||Posted on 8/11/2009 11:00:27 AM|
NHPC IPO Review By Capital Market
NHPC is the largest hydroelectric power generating company in the country. It has 13 operating hydro electric power (HEP) plants with an installed capacity of 5,175 MW including two power stations of total 1,520-MW capacity set up through its joint venture subsidiary Narmada Hydroelectric Development Corporation (NHDC). Current total generating capacity is 5,134.2 MW, taking into account the downgrade of the capacity ratings of Loktak and Tanakpur power stations by the Central Electricity Authority. All the existing power projects of the company (excluding the JV subsidiary) are located in the northern and north-eastern states such as Jammu & Kashmir, Himachal Pradesh, Uttarakhand, Manipur and Sikkim. The two HEP stations are in Madhya Pradesh.
NHPC is constructing 11 additional hydroelectric projects, which are expected to increase the installed capacity by 4,622 MW. These plants, barring Teesta Low Dam IV, are mostly in the north and northeastern states and scheduled to be commissioned between December 2009 and March 2013. The Teesta Low Dam IV project is coming up in the Darjeeling district of West Bengal. NHPC is awaiting government sanction to build another five projects with an anticipated capacity of 4,565 MW on its own and another 2,166-MW capacity projects through certain JV projects. In addition, the company is surveying and investigating proposals for nine additional projects totaling 7,255 MW of anticipated capacity.
Apart from development and operation of HEP projects, NHPC also develops, designs, and delivers HEP station to clients. The company has executed two HEP projects, i.e. Kurichhu HEP in Bhutan and Devighat HEP in Nepal, on contract. Further, it also provides technical, management advisory and consultancy services to domestic and international clients. So far it has completed 76 consulting assignments and had 17 consulting assignments on hand end May 2009. NHPC also acts as an agency for implementing rural road development and rural electrification programs in India on request from the government of India. It earns fixed agency fee as determined mutually.
The current public offer has two components: Disinvestment from the Union government‘s existing holding 55,91,24,672 equity shares of Rs 10 each (4.5% of post- issue equity) and fresh issue of 1,11,82,49,343 equity shares of Rs 10 each (9.1% of post- issue equity). While NHPC will not get any amount from offer for sale (which will go to the government), the proceeds from fresh issue will be used to part finance the construction and development of Subansiri Lower in Arunachal Pradesh, Uri II in J&K, Chamera III in Himachal Pradesh, Parbati III in Himachal Pradesh, Nimoo Bazgo and Chutak in J&K, and Teesta Low Dam IV (in West Bengal) power projects as well as for general corporate purposes.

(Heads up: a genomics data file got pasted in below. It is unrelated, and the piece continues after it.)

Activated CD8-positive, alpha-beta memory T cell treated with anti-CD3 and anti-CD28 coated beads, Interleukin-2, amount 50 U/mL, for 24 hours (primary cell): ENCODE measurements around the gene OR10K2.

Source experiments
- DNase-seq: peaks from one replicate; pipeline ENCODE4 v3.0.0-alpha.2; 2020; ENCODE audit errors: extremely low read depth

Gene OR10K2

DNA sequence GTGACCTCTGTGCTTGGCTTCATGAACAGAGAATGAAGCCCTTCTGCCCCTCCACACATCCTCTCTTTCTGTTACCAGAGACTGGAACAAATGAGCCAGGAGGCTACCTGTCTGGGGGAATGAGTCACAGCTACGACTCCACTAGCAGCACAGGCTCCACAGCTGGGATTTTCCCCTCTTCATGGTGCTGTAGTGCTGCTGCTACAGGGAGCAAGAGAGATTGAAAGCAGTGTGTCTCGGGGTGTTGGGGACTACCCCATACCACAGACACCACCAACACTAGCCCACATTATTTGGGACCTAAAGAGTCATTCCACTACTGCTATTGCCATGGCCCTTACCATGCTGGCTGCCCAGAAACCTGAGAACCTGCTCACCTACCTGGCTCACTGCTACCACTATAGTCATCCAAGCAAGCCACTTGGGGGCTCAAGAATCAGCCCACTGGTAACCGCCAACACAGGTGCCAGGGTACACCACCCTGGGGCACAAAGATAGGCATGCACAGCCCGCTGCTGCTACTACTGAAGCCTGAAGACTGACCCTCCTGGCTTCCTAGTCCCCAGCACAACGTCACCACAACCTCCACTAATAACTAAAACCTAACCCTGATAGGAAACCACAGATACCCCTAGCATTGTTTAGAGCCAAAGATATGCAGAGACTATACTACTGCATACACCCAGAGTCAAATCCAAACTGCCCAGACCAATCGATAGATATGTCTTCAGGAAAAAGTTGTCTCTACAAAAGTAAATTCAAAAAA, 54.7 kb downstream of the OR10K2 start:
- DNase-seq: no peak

Operational efficiency track record of the existing power plants is strong.
Proven execution capability in designing, executing, completing HEPs.
Improvement in customers' bill realization over the last six years following the recommendation of Ahluwalia Committee and one-time settlement of past dues.
The Nimoo Bazgo (45 MW) and Chutak (44 MW) HEPs in J&K were registered by the executive board of Clean Development Mechanism (CDM). These two projects are scheduled to commission in August 2010 and February 2011, respectively, and will generate carbon credit. Also pursuing CDM registration for other projects.
HEPs are typically associated with longer execution period as well as high execution risks: geological, hydrological as well as environmental. Rehabilitation and resettlement issues are obstacles and often result in delays in the completion of projects. Moreover, there is little return on equity investments made during project execution.
Supplies 12% of the energy generated free to the respective state or its utilities or the electricity board as per the MoUs signed with the respective state governments following the power purchase agreements.
Among others, the tariff includes annual fixed charge (AFC) consisting of primary energy charge and capacity charges. However, under the new tariff policy effective from 1 April 2009, the capacity index has been replaced with the normative annual plant availability factor (NAPAF). Capacity charge for a power generating station will constitute 50% of the AFC and will be calculated using a formula that takes into account the NAPAF and the actual plant availability factor achieved. Earlier, if the capacity was available, the capacity charges could be recovered. Now, capacity has to actually operate at or above NAPAF. So if there were insufficient water, which prevents the plant from operating at or above NAPAF, the capacity charge would be adversely affected, even though the unit might have available capacity. Also, earlier capacity charge was equal to AFC less the primary energy charge. Now, 50% of AFC will depend on capacity charge. So this has introduced volatility in AFC, capacity charge and revenue, especially when water availability is poor.
Consolidated sales of NHPC rose 19% to Rs 3493.71 crore and net profit by a modest 3% to Rs 1244.15 crore in FY 2009. On post-IPO equity of Rs 12300.74 crore, the EPS for FY 2009 works out to Rs 1 and the PE is 30-36 times at the offer price band of Rs 30-Rs 36. In comparison, thermal power major NTPC quotes at a PE of 22 times its FY 2009 consolidated EPS. The per MW valuation works out to Rs 3.76 crore (on the lower price band) to Rs 4.52 crore (on the upper price band) compared with Rs 3.58 crore per MW of NTPC.
Hydropower is typically characterized by high fixed costs and low operating costs. Against this background, the per-MW valuation of NHPC is ahead of thermal or other power plants. While the seasonality in thermal power is low, it is very high for hydropower projects.